Intensity: Begin at a lighter resistance level and over time slowly progress to 70-85% of 1 RM (repetition maximum; i.e. 1 RM being the heaviest resistance you can move/lift once).  This level of intensity will reduce joint stress and prevent lifting to failure.

Sets: 1-3 sets per exercise per muscle group.  Beginners can start out with 1 set and progress to 2-3 sets per workout.

Frequency: 2-3 days per week.  It is ideal to have 48-72 hours rest between workouts (Haff & Triplett, 2016).   For example, a weekly schedule for resistance training twice per week could be performed on Mon/Thurs, or a Mon/Wed/Fri split for training 3 times per week.

Additional Safety Recommendations

  • Prior to a resistance training workout, participants should include a 5-10-minute, low-to-moderate-intensity warm-up. Aerobic activities such as walking/jogging, stationary cycling, and calisthenics are all acceptable forms of pre-lifting activity.
  • Participants should avoid performing the Valsalva maneuver (i.e. forced exhalation against a closed glottis) during any lifting.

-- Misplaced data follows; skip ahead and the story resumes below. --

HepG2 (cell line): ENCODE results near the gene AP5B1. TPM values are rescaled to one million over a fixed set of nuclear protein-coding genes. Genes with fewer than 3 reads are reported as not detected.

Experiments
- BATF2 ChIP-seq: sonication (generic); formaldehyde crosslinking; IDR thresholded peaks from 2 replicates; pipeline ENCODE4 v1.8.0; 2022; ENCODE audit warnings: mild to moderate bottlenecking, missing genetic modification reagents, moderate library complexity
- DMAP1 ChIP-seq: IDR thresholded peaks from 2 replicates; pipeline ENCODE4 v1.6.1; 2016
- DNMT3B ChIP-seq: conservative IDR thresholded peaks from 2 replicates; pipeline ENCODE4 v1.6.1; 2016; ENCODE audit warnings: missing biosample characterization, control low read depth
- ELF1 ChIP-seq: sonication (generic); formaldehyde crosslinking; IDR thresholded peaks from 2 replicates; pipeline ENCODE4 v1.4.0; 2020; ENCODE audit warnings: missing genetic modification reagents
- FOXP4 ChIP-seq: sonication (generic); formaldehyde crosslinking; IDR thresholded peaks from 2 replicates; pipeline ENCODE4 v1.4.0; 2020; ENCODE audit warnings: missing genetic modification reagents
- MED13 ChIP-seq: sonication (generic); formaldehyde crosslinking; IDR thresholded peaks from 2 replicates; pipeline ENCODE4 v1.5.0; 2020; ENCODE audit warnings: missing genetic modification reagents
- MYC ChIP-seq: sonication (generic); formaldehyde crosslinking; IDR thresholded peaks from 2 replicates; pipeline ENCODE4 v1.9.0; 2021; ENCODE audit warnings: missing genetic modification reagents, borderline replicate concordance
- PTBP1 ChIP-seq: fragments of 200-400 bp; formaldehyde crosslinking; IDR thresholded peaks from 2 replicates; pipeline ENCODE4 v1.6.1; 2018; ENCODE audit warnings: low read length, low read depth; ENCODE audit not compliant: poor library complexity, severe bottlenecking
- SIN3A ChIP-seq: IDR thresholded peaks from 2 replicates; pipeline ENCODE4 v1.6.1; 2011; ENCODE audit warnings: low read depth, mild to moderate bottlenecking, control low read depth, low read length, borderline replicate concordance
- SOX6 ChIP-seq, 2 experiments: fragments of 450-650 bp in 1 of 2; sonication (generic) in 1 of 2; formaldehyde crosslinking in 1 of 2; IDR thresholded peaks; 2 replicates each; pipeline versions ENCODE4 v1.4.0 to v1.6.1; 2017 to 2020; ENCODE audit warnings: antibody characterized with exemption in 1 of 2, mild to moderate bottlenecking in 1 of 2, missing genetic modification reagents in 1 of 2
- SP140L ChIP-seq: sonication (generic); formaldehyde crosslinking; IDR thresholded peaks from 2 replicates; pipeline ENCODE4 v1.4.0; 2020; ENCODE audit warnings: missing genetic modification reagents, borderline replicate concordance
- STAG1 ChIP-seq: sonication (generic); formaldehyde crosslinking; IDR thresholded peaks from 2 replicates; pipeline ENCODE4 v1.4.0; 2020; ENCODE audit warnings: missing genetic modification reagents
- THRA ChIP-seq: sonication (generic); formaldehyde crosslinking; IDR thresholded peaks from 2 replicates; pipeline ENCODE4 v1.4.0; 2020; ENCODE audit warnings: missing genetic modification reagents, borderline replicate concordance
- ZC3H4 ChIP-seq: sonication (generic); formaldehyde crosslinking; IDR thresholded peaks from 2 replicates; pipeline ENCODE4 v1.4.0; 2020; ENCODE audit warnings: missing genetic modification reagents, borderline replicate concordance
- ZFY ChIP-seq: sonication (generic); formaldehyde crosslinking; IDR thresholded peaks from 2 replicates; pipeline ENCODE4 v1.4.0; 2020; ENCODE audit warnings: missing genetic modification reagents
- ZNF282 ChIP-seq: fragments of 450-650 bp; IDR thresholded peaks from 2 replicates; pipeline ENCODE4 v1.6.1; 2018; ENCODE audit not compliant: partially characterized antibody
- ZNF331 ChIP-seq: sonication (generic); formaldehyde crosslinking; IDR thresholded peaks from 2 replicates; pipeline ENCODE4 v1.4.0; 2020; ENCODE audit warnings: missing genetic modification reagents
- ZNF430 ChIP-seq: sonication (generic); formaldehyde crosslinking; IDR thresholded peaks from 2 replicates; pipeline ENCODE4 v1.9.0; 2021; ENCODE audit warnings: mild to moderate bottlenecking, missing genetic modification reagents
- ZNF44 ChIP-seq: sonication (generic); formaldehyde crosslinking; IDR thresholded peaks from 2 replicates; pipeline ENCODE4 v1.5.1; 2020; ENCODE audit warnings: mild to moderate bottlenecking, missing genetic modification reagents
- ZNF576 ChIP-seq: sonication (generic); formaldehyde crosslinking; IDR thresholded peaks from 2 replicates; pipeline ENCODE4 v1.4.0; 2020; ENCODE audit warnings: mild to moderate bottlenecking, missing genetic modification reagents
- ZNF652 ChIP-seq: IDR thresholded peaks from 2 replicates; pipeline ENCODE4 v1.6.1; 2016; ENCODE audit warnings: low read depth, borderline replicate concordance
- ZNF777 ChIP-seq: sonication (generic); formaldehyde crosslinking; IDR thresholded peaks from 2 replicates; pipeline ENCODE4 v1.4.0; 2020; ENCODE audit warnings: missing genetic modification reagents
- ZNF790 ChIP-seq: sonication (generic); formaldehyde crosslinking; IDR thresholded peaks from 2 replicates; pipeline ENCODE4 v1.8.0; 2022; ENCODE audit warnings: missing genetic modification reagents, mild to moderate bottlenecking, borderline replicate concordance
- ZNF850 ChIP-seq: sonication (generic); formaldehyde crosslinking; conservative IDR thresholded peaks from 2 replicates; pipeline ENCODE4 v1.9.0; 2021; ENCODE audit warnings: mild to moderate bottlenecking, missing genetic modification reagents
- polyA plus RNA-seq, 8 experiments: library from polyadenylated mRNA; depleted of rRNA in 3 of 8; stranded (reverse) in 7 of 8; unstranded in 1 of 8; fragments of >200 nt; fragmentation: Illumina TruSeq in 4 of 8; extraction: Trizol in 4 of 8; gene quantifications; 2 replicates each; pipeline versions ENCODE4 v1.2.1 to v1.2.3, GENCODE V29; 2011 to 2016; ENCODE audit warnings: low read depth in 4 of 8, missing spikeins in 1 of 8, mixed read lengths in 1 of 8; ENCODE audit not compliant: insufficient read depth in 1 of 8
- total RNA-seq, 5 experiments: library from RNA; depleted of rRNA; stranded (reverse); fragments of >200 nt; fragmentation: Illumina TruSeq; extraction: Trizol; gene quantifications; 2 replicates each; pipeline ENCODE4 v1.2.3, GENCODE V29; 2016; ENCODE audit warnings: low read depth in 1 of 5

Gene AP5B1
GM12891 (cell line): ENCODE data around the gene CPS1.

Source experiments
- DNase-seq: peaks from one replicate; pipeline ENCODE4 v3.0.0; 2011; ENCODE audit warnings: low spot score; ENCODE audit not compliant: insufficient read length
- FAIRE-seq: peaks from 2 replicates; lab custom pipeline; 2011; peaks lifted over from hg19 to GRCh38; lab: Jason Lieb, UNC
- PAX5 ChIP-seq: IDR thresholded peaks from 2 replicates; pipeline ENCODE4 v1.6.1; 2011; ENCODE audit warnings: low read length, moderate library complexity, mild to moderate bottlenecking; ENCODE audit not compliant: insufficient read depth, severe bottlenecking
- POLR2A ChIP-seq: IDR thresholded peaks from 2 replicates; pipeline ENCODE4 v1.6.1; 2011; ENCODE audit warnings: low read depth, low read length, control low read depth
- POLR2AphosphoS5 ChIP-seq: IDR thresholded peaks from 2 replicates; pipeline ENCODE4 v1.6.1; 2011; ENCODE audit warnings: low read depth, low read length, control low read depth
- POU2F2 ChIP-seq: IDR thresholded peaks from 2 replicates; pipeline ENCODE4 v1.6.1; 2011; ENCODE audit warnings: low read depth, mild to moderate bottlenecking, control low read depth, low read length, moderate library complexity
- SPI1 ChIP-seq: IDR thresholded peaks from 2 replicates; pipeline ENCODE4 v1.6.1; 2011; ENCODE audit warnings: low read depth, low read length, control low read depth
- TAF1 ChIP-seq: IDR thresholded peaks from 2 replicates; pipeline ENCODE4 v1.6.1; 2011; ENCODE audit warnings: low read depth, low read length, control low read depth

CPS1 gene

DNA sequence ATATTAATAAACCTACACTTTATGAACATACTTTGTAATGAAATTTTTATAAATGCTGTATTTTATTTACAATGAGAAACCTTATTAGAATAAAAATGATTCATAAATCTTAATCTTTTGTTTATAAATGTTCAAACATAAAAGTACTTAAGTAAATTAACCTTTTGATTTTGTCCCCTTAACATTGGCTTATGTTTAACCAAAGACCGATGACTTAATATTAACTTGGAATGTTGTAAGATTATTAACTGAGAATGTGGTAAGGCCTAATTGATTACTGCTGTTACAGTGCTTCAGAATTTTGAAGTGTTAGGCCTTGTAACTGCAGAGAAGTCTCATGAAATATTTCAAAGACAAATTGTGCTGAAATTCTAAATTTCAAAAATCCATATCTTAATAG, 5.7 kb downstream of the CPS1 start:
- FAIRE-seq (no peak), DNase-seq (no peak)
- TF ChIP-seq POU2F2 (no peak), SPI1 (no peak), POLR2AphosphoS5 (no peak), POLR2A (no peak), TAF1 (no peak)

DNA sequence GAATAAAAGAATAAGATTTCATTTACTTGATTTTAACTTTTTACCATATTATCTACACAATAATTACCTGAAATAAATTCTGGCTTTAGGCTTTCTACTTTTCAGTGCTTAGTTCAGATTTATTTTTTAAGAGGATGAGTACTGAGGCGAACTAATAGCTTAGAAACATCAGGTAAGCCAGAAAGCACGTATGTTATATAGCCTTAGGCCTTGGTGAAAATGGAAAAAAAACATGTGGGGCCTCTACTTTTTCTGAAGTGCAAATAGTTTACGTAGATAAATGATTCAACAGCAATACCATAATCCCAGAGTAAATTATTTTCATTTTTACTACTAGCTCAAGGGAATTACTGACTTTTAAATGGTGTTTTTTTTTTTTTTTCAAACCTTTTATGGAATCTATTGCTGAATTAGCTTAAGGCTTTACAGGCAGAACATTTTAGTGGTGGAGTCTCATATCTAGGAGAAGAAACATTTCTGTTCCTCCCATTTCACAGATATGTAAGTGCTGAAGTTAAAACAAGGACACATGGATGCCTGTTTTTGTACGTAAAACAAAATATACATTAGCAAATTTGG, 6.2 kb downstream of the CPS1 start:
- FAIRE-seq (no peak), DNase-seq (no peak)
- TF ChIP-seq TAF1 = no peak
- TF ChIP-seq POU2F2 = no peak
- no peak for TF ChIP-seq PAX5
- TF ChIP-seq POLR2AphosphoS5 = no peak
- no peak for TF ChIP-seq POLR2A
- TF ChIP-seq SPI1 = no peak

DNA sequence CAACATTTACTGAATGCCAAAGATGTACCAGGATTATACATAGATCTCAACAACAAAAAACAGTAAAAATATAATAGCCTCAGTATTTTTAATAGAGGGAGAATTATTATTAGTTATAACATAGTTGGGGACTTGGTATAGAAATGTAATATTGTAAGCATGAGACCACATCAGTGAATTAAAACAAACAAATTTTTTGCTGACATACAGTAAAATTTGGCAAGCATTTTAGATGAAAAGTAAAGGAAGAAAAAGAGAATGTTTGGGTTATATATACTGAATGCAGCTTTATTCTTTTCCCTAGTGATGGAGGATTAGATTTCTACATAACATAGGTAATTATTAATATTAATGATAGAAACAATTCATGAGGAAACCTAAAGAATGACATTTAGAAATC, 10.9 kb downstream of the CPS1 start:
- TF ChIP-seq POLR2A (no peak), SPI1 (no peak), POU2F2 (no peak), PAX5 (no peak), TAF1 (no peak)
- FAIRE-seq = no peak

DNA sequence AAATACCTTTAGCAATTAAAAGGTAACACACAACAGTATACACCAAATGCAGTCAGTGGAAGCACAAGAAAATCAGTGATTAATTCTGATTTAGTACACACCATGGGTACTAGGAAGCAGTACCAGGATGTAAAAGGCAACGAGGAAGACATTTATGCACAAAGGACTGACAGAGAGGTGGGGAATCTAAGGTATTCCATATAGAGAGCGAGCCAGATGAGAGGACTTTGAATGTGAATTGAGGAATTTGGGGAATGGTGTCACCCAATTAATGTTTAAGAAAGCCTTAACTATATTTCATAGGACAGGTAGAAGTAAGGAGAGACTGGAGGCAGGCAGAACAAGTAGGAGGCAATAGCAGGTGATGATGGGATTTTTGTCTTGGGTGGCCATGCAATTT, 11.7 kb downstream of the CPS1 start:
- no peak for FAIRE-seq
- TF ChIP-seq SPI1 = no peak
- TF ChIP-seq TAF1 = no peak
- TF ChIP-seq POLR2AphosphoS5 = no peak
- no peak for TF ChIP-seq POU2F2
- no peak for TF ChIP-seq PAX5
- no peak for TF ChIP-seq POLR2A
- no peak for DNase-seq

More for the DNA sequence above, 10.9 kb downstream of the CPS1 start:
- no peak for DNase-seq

• All exercises should be performed within a pain-free range of motion.
  • The level of resistance should be challenging within the repetition range of 8-12 and/or 10-15 reps, but does not overtax the musculoskeletal system.
  • Medical clearance from a doctor is recommended before the commencement of a resistance training program to ensure it is safe to do so and does not contraindicate with any pre-existing medical condition(s).

What about Flexibility?

Similar to strength, as we age, we also tend to lose flexibility and range of motion around our joints.  Older adults undergo a process called fibrosis, in which fibrous connective tissue replaces degenerating muscle fibers (Haff & Triplett, 2016).  In spite of this, stretching exercises can positively affect connective tissues and improve flexibility, regardless of age.  Furthermore, the incorporation of resistance training in conjunction with flexibility training and balance training can help reduce the risk of falls (resistance training on its own does not seem to be adequate) (Haff & Triplett, 2016).  Therefore, older adults should also incorporate static stretching either before or after (or both!) each resistance training session.  Stretching the muscle groups worked during the session (or about to be worked) is an easy way to ensure all of the major muscle groups are targeted (i.e. stretching the pectorals on the same day as performing the chest press, or stretching the quadriceps on the same day as performing squats or lunges, etc.,).